With MDs at the Helm, Might Some of Health IT’s Burdens Be Behind Us? | Rajiv Leventhal | Healthcare Blogs Skip to content Skip to navigation

With MDs at the Helm, Might Some of Health IT’s Burdens Be Behind Us?

July 13, 2017
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Practicing physicians are hopeful that MDs in key governmental leadership positions could help reduce the frustrations that EHRs have put on them

For those of you who are sports fans and who watch a lot of games, you probably can appreciate how important it is to have good broadcasters working the game on TV. Most of the time, there are two broadcasters in the booth— the “play-by-play” person who usually has announcing expertise; and the “color” commentator who is often an ex-athlete. Having a former athlete on the broadcast makes for a better viewing since that person has been in the trenches before, and can explain many of the detailed nuances of the game that would simply be too tough for someone without that game experience. What’s more, current athletes are often more comfortable talking to and being interviewed by ex-players. That camaraderie in the professional athlete world creates somewhat of a fraternity among players.

I bring this up because it reminds me of what we’re seeing in federal health IT policy right now. In recent months, and perhaps even longer, one of the main narratives in this industry has been how doctors around the country have become increasingly frustrated with electronic health record (EHR) usability. This frustration has gained significant momentum of late; just this week in a press briefing, ONC (Office of the National Coordinator for Health IT) leadership once again affirmed that reducing the burden that health IT puts on doctors will be a core emphasis for the agency going forward. Said Donald Rucker, M.D., National Coordinator for Health IT, in the call with media, “[EHRs] are right now about documentation and billing, but every other industry uses its enterprise computer software to do automation to become more efficient. We are the only business to use computers to become less efficient.”

Headlining that briefing was Rucker and John Fleming, M.D., deputy assistant secretary for health technology reform. The two of them, along with Health and Human Services (HHS) Secretary Tom Price, M.D., together bring a wealth of physician practice experience that the new administration hopes will have a profound impact on how health IT usability could be improved.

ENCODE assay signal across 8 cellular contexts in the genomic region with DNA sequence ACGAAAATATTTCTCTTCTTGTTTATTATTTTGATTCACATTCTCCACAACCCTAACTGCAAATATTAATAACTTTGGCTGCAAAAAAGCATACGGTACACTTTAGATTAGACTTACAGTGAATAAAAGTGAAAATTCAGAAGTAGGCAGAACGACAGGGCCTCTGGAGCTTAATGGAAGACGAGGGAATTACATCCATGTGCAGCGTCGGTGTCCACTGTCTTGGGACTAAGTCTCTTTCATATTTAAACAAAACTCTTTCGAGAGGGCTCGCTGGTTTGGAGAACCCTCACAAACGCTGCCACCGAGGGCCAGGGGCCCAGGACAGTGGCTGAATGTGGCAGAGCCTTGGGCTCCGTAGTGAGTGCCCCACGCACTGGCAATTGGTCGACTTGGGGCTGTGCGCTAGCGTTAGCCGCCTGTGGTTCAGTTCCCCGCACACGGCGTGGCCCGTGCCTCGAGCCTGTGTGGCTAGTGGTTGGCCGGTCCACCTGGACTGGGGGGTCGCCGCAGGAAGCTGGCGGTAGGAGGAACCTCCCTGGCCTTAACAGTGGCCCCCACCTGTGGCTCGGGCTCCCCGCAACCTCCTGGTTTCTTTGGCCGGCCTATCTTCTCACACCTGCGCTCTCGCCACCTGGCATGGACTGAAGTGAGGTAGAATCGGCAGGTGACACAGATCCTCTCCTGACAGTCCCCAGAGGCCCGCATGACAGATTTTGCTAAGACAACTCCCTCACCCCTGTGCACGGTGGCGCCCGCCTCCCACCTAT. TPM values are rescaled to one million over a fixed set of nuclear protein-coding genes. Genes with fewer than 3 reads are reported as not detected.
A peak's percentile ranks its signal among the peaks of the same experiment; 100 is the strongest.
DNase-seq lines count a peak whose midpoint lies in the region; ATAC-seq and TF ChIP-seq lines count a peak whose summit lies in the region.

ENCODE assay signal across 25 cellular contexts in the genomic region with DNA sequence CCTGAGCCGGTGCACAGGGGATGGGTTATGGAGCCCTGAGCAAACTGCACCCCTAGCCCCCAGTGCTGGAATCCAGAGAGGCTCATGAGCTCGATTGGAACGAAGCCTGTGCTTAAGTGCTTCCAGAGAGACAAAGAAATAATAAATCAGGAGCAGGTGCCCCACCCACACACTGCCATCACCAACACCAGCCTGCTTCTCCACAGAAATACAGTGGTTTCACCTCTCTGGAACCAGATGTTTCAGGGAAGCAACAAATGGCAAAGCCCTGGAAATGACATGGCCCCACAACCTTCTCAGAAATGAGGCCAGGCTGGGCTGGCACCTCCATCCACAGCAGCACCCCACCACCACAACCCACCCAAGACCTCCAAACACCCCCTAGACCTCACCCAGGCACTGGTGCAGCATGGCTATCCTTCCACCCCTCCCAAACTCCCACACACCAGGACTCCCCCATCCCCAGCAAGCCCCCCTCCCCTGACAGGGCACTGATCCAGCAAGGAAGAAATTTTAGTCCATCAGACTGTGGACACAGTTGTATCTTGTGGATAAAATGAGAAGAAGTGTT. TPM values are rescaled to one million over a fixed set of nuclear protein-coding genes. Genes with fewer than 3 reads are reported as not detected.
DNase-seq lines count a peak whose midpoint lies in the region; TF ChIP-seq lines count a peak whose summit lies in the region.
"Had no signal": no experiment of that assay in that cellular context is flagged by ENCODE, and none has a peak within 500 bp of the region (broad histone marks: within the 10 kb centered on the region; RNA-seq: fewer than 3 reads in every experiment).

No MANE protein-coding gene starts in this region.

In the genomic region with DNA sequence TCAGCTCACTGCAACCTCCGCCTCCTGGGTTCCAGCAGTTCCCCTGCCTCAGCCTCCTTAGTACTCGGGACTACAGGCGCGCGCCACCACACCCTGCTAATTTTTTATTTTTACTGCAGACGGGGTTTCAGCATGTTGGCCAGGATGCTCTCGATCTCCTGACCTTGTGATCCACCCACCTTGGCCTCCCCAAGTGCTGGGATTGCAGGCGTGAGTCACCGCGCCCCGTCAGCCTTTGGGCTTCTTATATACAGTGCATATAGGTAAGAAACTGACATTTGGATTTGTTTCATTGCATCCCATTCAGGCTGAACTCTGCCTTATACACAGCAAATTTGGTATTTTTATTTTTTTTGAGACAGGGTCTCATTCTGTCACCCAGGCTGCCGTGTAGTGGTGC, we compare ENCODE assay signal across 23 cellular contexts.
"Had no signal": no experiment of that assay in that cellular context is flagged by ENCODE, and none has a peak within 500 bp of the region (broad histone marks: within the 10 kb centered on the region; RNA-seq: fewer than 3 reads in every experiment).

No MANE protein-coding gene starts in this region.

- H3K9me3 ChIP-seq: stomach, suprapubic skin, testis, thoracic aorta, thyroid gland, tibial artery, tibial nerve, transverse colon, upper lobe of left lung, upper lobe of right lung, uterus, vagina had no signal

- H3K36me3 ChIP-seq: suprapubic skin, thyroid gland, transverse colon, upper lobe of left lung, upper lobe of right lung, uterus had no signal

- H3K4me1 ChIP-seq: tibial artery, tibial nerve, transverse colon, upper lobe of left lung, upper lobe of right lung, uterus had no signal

Notably, a position inside the government was created for Fleming, a former Navy physician who then opened his own private independent practice in the 1980s, signaling the importance the feds are placing on helping out small practices with technology. And Price, the HHS Secretary appointed by President Trump, is actually the first in his position with a medical degree since Dr. Louis Sullivan who served under the elder President Bush some 25 years ago.

Indeed, there seems to be a sense of camaraderie here, too, as current practicing physicians hope that these trio of MD leaders in the government, along with others as well, will lead to easier days ahead in regard to technology use.

When it was confirmed that Rucker and Fleming would be hired to team up with Price, Farzad Mostashari, M.D., former ONC chief in the Obama administration, told me, “The administration seems to taking [health IT] seriously and seems to be appointing someone serious with longstanding experience who is qualified to lead this next phase of the work of the office. And that’s a relief.” Added Arien Malec, vice president of data platform and acquisition tools for RelayHealth (an Alpharetta, Ga.-based McKesson business unit), and formerly an ONC staffer, “In aggregate [with Fleming and Rucker], what you have in this administration is a solid health IT leadership team that covers the basis of understanding the needs of providers, the perspective of vendors, and also the needs of policymakers, both at the Centers for Medicare and Medicaid Services [CMS] and on the Hill. And in general, that’s a strong set of assets to bring to bear on this challenge.”

Have We Reached a Tipping Point?

There have been a few turning points that one can look back on and see how this narrative of “reducing the burden” has evolved into what it is today (To be realistic, the broader theme of burdens on practicing physicians has been around for decades going to back to at least the introduction of Medicare and Medicaid in the 1960s).

For one, it was actually the CMS Administrator in the previous administration—Andy Slavitt (not an MD himself, but absolutely an advocate for helping physicians) who said during a conference early on in 2016 that due to the complexities involved with federal mandates such as the meaningful use program, “We have to get the hearts and minds of physicians back. I think we’ve lost them.”

In the year following those comments until his time as CMS head was up, Slavitt doubled and tripled down on this sentiment, making trip after trip to physician practices all over the U.S. in an attempt to see first-hand how technology was burdening them, and how CMS regulations could be better structured for them. At HIMSS 17, Slavitt again made headlines, saying that vendors should stop spending $2 million on exhibitor booths at HIMSS until they have "thrilled their customers."

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